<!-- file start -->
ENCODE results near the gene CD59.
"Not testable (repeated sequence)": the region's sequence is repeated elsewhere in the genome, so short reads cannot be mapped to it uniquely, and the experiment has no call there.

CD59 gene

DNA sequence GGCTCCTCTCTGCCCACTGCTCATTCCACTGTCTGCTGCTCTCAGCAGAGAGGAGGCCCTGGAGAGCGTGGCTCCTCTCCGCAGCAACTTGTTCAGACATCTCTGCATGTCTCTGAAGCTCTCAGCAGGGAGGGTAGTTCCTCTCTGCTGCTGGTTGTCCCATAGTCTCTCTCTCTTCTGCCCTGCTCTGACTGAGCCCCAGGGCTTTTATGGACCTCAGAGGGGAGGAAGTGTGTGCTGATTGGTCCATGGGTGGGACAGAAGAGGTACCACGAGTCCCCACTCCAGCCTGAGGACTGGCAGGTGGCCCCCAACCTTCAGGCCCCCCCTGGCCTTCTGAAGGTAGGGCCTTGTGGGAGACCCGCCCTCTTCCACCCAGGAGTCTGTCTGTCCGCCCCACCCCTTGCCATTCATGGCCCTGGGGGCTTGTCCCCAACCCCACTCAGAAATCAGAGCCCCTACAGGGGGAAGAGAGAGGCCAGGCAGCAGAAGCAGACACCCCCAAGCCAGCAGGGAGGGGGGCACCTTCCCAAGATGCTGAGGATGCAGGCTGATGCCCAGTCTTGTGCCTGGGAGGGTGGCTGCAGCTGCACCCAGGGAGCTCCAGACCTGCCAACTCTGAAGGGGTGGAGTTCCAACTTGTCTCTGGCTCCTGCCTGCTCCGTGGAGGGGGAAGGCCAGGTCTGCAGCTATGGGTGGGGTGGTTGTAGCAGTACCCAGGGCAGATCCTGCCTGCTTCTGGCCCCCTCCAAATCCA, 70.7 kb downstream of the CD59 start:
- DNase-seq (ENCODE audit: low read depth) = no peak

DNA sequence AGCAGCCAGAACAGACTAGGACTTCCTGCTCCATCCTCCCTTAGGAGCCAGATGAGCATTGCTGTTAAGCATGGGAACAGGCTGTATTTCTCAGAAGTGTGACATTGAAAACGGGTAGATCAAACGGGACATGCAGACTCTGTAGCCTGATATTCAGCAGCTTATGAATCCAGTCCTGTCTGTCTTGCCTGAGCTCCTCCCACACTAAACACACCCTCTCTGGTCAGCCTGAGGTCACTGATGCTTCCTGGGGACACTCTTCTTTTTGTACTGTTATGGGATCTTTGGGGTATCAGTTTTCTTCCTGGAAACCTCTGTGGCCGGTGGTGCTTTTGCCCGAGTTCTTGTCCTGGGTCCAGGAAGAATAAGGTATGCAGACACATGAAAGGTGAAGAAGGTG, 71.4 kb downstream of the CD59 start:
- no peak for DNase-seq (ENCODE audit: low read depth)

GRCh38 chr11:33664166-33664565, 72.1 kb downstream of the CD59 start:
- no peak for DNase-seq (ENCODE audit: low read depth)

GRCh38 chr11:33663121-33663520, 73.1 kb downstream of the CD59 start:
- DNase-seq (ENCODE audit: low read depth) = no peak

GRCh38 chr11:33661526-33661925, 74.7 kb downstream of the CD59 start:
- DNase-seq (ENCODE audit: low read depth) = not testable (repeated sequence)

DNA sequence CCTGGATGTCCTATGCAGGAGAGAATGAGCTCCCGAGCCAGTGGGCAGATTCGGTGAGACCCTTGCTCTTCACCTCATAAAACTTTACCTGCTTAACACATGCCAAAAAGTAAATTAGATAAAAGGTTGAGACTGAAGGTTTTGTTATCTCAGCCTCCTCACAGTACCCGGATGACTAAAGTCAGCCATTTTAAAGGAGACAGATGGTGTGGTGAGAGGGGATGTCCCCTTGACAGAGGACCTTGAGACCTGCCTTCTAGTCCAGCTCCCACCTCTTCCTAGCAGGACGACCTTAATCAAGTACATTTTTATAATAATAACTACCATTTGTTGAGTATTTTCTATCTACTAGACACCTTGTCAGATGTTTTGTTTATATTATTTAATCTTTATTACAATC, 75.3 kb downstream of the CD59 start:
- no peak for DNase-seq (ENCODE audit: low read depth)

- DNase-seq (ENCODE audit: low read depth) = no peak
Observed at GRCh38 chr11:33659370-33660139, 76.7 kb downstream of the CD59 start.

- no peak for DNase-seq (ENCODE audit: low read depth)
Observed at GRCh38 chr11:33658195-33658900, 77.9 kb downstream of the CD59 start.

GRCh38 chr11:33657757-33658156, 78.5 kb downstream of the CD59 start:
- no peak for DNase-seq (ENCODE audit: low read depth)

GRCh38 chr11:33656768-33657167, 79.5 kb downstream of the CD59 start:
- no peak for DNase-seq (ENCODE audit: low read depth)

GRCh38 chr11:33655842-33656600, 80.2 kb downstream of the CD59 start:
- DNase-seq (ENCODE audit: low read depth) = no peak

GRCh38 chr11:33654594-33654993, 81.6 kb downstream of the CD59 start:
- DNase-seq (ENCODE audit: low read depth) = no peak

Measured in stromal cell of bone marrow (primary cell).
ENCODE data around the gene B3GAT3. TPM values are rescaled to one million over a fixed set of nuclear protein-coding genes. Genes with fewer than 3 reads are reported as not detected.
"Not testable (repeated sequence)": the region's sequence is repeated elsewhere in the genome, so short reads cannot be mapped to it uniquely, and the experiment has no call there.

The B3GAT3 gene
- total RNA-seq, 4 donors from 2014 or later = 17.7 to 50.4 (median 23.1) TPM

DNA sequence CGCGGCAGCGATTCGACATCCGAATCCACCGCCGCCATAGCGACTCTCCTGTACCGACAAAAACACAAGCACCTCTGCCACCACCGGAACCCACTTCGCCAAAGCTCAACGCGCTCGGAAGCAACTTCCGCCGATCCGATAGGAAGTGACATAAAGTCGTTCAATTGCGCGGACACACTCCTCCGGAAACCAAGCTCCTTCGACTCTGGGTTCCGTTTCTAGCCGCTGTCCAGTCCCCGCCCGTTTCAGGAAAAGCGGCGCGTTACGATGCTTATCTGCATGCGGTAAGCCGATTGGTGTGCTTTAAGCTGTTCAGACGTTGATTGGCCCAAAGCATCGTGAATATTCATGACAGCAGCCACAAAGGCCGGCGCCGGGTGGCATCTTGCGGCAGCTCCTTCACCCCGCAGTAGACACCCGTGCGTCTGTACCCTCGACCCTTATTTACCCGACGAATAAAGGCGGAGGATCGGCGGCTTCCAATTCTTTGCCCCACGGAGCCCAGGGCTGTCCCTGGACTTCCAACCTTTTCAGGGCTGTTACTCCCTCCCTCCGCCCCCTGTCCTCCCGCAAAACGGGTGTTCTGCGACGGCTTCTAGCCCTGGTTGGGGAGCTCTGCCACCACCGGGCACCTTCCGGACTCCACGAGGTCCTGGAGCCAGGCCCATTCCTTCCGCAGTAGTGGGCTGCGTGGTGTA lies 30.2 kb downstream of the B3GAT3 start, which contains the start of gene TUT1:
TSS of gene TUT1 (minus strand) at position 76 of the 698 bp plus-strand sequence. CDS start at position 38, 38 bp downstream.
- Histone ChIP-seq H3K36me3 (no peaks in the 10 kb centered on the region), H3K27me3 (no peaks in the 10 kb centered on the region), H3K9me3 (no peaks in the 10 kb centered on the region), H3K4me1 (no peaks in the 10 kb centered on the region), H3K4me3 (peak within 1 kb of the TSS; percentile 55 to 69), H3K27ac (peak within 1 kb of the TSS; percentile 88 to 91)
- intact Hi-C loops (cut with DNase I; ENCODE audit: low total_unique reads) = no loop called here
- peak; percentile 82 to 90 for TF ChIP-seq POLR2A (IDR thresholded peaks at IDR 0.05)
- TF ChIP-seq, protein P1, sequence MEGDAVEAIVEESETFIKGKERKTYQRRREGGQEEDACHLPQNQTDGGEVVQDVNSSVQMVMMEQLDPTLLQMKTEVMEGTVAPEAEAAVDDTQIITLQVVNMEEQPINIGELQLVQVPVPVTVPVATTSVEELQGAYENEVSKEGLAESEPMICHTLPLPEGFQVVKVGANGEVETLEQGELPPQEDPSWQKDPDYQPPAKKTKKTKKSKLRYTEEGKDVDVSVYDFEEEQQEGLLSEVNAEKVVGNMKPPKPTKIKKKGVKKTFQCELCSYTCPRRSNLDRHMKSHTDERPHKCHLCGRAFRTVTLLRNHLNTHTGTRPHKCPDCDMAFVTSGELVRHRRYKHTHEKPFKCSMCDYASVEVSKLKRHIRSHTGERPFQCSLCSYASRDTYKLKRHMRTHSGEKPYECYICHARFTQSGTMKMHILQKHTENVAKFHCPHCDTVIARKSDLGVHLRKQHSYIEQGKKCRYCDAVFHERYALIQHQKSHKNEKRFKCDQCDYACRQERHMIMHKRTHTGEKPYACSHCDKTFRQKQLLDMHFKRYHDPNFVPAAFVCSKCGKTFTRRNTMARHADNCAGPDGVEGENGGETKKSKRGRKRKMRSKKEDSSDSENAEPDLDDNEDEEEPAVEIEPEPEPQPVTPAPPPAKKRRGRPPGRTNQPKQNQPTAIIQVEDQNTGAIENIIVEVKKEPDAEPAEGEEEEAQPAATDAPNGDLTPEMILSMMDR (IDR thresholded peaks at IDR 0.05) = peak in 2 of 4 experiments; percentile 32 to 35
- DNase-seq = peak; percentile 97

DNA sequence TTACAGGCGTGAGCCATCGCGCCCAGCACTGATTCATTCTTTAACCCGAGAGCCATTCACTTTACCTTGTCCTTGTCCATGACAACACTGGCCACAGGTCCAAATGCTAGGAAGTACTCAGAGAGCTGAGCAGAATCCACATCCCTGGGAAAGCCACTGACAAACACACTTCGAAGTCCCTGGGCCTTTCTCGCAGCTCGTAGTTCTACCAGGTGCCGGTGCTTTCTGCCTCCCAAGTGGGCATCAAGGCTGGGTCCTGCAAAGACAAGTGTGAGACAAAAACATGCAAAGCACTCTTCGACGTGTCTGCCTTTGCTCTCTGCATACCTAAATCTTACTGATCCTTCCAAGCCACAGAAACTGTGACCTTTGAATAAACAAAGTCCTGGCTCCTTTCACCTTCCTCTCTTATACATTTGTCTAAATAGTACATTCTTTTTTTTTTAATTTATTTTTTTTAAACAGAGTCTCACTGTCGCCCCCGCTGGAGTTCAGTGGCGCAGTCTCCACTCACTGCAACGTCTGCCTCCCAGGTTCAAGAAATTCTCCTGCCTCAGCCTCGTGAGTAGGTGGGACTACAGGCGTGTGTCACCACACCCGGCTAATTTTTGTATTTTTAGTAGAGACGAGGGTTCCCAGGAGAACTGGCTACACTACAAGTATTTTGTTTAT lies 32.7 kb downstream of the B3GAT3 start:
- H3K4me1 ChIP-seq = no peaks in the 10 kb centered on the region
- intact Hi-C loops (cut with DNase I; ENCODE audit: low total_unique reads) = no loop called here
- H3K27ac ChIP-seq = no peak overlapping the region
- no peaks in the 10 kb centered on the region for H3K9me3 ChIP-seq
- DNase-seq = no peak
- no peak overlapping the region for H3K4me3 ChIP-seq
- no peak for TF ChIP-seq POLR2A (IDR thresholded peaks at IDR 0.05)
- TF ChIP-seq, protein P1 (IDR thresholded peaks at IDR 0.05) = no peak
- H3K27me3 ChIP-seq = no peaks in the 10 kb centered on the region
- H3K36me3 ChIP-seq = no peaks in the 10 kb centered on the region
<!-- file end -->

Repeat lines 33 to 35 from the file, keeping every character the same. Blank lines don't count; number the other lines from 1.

DNA sequence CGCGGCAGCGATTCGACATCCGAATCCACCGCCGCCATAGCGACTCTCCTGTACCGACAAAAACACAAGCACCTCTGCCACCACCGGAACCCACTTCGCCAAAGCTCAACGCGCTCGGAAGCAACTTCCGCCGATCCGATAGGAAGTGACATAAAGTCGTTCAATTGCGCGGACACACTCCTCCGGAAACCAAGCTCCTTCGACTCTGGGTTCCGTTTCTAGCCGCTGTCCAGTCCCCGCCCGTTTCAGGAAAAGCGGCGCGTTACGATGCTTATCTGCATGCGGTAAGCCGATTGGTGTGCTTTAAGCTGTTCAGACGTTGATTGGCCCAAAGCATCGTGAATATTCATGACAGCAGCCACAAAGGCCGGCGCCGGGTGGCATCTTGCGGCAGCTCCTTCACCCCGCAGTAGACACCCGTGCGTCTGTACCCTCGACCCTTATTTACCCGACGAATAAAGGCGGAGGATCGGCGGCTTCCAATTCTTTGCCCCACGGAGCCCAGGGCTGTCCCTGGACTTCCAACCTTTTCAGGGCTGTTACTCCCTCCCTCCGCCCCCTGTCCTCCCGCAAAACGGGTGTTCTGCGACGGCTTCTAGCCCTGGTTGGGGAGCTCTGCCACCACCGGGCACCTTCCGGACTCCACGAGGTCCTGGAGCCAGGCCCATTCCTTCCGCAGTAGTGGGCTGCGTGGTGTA lies 30.2 kb downstream of the B3GAT3 start, which contains the start of gene TUT1:
TSS of gene TUT1 (minus strand) at position 76 of the 698 bp plus-strand sequence. CDS start at position 38, 38 bp downstream.
- Histone ChIP-seq H3K36me3 (no peaks in the 10 kb centered on the region), H3K27me3 (no peaks in the 10 kb centered on the region), H3K9me3 (no peaks in the 10 kb centered on the region), H3K4me1 (no peaks in the 10 kb centered on the region), H3K4me3 (peak within 1 kb of the TSS; percentile 55 to 69), H3K27ac (peak within 1 kb of the TSS; percentile 88 to 91)